Retired Generals and Admirals Urge the Fifth Circuit Court to Hold Military Contractors Accountable for Human Trafficking
New York City – Human Rights First, representing a group of 11 retired generals and admirals, filed an amicus brief urging the Fifth Circuit Court of Appeals to grant jurisdiction in the case of Adhikari et al. v. Kellog Brown & Root et al (Adhikari) to hold military contractors accountable for crimes of trafficking young Nepali men to work on a U.S. air base in Iraq. The retired generals and admirals, including two former judge advocates general, argue that U.S. courts must provide a forum in which victims of human trafficking by U.S. contractors can seek justice.
“Contractors provide crucial support for the U.S. military and are perceived internationally as an extension of the military. It is vital to military interests and to the safety of military operations that contractors know they cannot traffic human beings with impunity,” wrote the generals and admirals. “Congress has provided remedies for these abuses by opening the courts to trafficking victims. To refuse trafficking victims that remedy would not only conflict with the principles our military fights to defend, but could undermine international confidence in the actions of our military and its employees. It is crucial to the national interest of the United States, and of its military, that trafficking victims have access to the remedies to which the law entitles them.”
The Adhikari case involves 13 young Nepali men who were trafficked toward a U.S. air base in Iraq to work for military contractor Kellogg Brown & Root (KBR). The men were hired under false pretenses and told they would receive jobs in the hospitality industry in Jordan or the United States. During transit, 12 of the men were ambushed by insurgents and brutally executed. Their murders were filmed and published online and on television, where they were seen by some family members of the deceased. The surviving man was brought to Al Asad Airbase, where he was held against his will and forced to work for KBR for months before eventually being allowed to return home. Despite these horrific facts, and multiple actionable legal claims, the district court held that various jurisdictional bars prevented it from hearing the case.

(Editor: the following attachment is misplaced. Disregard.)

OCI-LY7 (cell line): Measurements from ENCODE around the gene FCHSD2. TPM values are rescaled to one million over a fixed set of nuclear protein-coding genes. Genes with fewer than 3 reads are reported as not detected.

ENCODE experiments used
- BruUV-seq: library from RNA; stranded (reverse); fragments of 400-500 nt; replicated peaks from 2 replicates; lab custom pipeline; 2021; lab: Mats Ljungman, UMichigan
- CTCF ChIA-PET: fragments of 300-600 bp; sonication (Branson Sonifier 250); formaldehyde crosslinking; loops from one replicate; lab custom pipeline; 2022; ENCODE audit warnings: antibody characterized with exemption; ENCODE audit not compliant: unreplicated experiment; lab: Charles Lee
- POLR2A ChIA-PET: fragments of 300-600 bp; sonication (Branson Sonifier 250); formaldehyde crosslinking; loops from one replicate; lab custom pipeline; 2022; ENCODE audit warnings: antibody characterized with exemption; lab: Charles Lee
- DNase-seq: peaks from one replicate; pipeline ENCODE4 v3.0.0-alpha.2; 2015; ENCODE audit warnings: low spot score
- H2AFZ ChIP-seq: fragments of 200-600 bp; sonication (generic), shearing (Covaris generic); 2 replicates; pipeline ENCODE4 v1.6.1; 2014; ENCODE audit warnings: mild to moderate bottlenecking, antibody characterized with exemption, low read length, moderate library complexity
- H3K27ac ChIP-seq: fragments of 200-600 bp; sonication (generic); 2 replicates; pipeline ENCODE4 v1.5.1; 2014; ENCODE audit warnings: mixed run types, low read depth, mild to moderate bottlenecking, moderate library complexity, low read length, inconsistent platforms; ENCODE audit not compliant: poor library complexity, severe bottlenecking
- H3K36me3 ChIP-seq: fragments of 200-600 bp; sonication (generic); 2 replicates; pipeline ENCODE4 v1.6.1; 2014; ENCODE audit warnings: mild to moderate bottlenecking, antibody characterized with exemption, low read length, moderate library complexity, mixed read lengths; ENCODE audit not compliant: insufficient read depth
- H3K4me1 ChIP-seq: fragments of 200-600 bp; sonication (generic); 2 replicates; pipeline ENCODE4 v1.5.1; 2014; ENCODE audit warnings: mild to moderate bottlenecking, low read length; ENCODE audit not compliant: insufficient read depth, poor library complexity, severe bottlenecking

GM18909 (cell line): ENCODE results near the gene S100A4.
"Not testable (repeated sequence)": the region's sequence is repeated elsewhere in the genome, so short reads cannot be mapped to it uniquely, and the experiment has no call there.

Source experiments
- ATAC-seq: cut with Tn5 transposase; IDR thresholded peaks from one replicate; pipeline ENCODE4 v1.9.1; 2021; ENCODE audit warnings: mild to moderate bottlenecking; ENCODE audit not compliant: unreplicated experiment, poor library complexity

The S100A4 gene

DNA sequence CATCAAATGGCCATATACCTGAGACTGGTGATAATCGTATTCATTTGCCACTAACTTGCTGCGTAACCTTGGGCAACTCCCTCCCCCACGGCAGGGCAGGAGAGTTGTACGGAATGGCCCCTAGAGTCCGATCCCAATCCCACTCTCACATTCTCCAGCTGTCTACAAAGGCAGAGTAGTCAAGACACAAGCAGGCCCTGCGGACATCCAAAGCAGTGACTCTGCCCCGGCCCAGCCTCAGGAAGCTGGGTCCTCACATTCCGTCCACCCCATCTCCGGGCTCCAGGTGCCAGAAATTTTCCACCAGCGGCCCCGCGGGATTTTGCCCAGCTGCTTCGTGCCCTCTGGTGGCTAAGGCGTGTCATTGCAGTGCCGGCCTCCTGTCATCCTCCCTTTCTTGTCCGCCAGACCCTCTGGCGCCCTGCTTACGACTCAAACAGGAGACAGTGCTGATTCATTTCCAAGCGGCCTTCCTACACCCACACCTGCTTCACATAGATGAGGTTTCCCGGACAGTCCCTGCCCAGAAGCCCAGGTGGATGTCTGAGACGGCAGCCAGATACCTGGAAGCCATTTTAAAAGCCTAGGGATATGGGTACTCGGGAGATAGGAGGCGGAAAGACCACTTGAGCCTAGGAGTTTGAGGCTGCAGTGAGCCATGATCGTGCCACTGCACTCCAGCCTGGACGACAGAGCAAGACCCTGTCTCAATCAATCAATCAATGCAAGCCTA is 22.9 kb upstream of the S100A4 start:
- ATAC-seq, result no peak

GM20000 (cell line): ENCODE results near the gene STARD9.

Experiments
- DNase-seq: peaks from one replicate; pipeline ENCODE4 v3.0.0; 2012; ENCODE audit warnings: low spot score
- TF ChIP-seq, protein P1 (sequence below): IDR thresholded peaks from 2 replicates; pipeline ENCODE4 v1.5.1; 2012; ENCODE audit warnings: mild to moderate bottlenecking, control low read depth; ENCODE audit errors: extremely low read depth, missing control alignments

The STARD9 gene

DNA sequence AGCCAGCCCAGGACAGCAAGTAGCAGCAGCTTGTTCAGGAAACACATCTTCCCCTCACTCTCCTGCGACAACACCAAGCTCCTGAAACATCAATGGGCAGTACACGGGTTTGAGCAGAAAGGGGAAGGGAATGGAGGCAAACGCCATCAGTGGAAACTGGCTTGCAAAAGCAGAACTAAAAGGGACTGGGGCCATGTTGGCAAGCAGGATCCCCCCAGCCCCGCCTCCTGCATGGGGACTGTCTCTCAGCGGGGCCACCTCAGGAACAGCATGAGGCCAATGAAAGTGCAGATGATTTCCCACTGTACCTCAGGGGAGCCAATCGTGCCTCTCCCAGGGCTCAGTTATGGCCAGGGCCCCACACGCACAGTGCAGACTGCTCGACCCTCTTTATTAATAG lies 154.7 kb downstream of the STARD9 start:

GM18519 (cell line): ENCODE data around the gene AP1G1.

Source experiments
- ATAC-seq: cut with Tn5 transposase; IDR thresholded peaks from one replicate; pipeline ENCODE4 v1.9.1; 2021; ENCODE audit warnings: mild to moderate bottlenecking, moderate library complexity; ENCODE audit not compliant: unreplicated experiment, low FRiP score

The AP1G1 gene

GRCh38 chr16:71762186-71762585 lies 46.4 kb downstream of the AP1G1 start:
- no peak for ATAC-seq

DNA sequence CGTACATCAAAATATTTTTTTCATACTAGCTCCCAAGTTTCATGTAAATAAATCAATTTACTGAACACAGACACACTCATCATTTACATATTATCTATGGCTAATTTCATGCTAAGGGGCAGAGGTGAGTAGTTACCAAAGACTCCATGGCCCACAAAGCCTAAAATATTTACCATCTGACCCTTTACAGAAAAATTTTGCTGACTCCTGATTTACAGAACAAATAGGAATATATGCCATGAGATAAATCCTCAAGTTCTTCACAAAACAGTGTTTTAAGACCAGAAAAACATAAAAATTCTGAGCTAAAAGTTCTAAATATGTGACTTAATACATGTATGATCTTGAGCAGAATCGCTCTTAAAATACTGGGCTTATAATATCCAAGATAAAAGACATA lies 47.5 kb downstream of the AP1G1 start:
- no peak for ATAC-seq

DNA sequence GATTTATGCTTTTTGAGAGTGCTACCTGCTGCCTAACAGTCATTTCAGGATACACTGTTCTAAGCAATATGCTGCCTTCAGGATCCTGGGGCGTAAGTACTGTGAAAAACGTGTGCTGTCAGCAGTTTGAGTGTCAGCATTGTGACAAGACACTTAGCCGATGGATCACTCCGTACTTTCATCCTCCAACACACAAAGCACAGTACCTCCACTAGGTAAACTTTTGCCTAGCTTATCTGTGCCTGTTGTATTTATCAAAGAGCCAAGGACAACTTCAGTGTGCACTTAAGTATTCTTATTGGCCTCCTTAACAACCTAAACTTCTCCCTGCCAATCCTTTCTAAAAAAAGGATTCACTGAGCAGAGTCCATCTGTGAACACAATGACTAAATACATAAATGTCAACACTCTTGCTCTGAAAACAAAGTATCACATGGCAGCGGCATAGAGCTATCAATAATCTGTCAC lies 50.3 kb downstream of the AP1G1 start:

In the brief submitted to the U.S. Fifth Circuit Court of Appeals the retired generals and admirals challenge the district court’s ruling, arguing that that Congress created multiple statutes allowing courts to exercise jurisdiction over military contractors working for the United States abroad. The brief notes that as of August 2004 when the trafficking of these men took place, the U.S. military had already made it eminently clear that trafficking by contractors was subject to a zero tolerance policy. The U.S. military was engaged in a rigorous, worldwide anti-trafficking effort, and contractors knew that trafficking would undermine the military’s goals and principles. Furthermore, defendants’ human trafficking was wholly unlawful at the time that it occurred, violating state, federal, and Iraqi law. Thus, a 2008 amendment to clarify the extraterritorial application of the Trafficking Victims Protection Reauthorization Act (TVPRA) did not create a new cause of action.
The retired generals and admirals also make the case that U.S. jurisdiction is supported under the Alien Tort Statute because the United States exercised practical control over occupied Iraq, where the plaintiffs were trafficked, and over Al Asad Airbase, the destination of that trafficking, creating an area of de facto U.S. control. The courts have recognized that similar rules allow for an exercise of jurisdiction at U.S. embassies and U.S.-controlled areas like Guantanamo Bay, Cuba. Additionally, under the Military Extraterritorial Jurisdiction Act of 2000 (MEJA), U.S. contractors that commit serious crimes abroad while employed by the U.S. military are subject to the same penalties as if they had committed their crimes in the United States. The crimes here, including violations of the TVPRA and the Racketeer Influenced and Corrupt Organizations Act, are statutorily serious crimes under MEJA and allow for precisely the sorts of civil damages that the plaintiffs in this case seek.
“A holding that U.S. law cannot apply to U.S. military contractors violating both international and U.S. law in U.S.-controlled territory … would establish an un-American lawless zone,” noted the generals and admirals.
Signers of the amicus brief include: General Charles Krulak, USMC (Ret.), Lieutenant General Robert G. Gard, Jr., USA (Ret.), Lieutenant General Charles Otstott, USA (Ret.), Rear Admiral Don Guter, JAGC, USN (Ret.), Rear Admiral John D. Hutson, JAGC, USN (Ret.), Major General Michael R. Lehnert, USMC (Ret.), Brig- adier General John Adams, USA (Ret.), Brigadier General Stephen A. Chen- ey, USMC (Ret.), Brigadier General David R. Irvine, USA (Ret.), Brigadier General Murray G. Sagsveen, USA (Ret.), and Major General Antonio M. Taguba, USA (Ret.).